Monument Tower at Mount Auburn Cemetery.
- Monument Tower at Mount Auburn Cemetery.
Washington Tower, a landmark and popular attraction at Mount Auburn, was built from 1852-1854. The tower was architecturally significant for two reasons: it was a common motif in the English picturesque landscape that the Cemetery?s founders were trying to emulate and it was a distinct landmark, something that could be seen from miles away. Dr. Jacob Bigelow modeled the Tower on the round towers of feudal ages, with battlements, a gallery, Gothic windows, and a spiral staircase. Both sides of the Quincy granite blocks that comprise the Tower were hammered smooth so that each makes a part of the inside and outside of the walls. At a July 6, 1852 meeting, Mount Auburn president Jacob Bigelow exhibited a model designed by him. The Trustees voted that a committee of Jacob Bigelow, Charles Little and Mace Tisdale should go on and erect the Tower in granite atop the highest summit in the Cemetery, Mount Auburn. The committee then contracted with Messrs. Whitcher & Sheldon, of Quincy, to erect the tower for $18,500. With the addition of stone steps and a broad platform, as well as the grading of the hill, the total expense came to about $22,000. The sixty-two foot tower was opened in 1854 without any formal dedication ceremony. It quickly became a popular destination due to its superb views of Boston, the Charles River, and several nearby summits. In addition to the panorama it offered visitors, the tower served as a landmark by which those in the surrounding towns could look and think of their loved ones buried there. When built, the 62-foot tall Tower and the Bunker Hill monument in neighboring Charlestown were two of the tallest landmarks, establishing Mount Auburn's visual and metaphorical prominence as fully intended by the founders.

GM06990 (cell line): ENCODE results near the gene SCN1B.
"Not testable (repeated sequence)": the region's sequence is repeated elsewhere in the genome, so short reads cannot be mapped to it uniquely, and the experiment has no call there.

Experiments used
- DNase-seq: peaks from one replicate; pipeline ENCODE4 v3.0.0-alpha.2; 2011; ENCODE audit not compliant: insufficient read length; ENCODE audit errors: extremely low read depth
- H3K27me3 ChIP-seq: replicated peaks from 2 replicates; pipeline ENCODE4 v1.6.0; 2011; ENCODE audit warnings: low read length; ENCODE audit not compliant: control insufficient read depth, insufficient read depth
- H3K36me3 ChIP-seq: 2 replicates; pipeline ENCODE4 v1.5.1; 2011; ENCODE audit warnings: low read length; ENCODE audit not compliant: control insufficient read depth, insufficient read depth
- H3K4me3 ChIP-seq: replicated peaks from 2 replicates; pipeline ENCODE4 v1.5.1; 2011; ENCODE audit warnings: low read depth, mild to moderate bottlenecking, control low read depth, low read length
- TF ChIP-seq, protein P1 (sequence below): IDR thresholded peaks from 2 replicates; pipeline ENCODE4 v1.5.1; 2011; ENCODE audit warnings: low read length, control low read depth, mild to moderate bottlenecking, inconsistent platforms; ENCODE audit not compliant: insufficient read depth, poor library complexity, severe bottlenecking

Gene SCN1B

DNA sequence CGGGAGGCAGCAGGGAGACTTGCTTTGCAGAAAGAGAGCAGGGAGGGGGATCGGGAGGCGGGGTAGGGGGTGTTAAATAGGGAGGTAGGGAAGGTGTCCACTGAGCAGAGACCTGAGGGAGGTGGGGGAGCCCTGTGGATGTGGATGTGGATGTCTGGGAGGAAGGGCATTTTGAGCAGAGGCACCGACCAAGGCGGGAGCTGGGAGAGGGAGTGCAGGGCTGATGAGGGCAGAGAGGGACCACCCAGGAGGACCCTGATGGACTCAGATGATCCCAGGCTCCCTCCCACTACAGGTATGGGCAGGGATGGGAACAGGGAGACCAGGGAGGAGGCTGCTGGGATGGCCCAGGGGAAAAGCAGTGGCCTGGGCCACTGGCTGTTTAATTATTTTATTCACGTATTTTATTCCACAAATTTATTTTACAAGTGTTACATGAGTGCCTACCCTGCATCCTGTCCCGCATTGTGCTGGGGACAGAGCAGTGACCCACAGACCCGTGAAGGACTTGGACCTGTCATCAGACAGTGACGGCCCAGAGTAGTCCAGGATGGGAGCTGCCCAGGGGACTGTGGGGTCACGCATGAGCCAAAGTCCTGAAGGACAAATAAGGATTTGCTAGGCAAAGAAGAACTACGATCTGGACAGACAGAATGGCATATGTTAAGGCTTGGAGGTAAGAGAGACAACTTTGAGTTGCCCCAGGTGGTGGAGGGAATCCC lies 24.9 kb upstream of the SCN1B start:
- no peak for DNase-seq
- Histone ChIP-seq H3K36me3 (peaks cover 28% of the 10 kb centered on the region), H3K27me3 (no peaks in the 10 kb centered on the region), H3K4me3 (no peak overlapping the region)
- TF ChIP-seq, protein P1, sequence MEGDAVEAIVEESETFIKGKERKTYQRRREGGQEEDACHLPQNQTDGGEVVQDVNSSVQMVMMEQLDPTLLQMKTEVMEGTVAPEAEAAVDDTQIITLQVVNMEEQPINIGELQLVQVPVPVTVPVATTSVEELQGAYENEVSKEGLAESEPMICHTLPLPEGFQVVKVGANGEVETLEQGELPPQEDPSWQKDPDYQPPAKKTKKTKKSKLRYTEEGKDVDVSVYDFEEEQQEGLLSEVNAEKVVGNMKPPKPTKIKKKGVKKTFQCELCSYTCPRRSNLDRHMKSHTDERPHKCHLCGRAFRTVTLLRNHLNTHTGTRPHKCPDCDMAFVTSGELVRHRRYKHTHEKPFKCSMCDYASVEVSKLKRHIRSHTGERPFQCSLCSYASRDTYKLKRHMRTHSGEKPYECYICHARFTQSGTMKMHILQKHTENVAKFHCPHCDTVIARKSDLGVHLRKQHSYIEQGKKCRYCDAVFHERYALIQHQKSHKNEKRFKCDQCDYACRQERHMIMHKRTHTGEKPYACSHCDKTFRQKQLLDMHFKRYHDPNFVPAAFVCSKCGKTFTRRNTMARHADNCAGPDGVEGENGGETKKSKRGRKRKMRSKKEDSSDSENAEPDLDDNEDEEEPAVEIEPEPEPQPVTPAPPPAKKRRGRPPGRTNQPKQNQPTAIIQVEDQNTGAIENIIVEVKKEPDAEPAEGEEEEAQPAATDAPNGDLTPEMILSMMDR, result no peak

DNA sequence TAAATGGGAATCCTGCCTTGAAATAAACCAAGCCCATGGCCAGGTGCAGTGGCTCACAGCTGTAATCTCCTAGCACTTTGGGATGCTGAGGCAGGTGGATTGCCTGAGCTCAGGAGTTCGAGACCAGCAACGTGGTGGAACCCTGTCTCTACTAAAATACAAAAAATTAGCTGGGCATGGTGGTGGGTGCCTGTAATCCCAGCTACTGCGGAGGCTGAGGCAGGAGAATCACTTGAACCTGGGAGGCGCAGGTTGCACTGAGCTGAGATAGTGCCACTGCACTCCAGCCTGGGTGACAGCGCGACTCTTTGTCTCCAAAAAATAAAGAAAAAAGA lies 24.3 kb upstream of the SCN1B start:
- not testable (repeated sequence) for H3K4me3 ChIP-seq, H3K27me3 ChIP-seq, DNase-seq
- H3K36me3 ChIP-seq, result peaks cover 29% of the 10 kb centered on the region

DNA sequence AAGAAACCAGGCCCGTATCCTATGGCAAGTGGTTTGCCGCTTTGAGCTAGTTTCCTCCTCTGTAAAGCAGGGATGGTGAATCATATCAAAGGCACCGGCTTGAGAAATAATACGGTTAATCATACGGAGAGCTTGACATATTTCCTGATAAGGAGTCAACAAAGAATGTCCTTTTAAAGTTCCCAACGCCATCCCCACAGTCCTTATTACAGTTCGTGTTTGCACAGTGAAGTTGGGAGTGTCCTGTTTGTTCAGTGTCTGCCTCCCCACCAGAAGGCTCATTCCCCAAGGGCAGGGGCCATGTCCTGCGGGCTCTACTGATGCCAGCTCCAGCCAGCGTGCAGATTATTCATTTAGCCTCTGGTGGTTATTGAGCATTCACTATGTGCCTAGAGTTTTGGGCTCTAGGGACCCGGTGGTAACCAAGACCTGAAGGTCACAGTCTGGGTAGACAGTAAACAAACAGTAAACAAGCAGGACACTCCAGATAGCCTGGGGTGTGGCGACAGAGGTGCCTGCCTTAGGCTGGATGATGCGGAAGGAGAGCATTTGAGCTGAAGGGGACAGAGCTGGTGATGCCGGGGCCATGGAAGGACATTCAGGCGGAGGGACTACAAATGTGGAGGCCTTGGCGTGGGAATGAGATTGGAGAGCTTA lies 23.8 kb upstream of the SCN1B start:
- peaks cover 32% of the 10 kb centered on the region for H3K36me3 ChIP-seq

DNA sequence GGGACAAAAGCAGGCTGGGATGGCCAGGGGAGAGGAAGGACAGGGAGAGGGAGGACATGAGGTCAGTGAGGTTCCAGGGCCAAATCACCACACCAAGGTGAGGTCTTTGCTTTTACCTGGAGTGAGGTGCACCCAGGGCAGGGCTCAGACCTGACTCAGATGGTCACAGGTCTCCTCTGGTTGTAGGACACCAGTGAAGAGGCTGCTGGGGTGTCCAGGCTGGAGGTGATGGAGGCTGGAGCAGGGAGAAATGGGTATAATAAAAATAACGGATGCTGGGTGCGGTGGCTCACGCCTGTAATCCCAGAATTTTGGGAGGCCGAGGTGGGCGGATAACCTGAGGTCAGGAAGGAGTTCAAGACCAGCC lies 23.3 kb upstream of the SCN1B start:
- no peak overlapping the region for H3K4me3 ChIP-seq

- Watertown Free Public Library
- Collection (local):
Landscape architecture--Watertown (Mass)--Mt. Auburn
Management Restrictions apply. See application form at http://watertownlib.org/research/historic-watertown/photographs
Contact host institution for more information.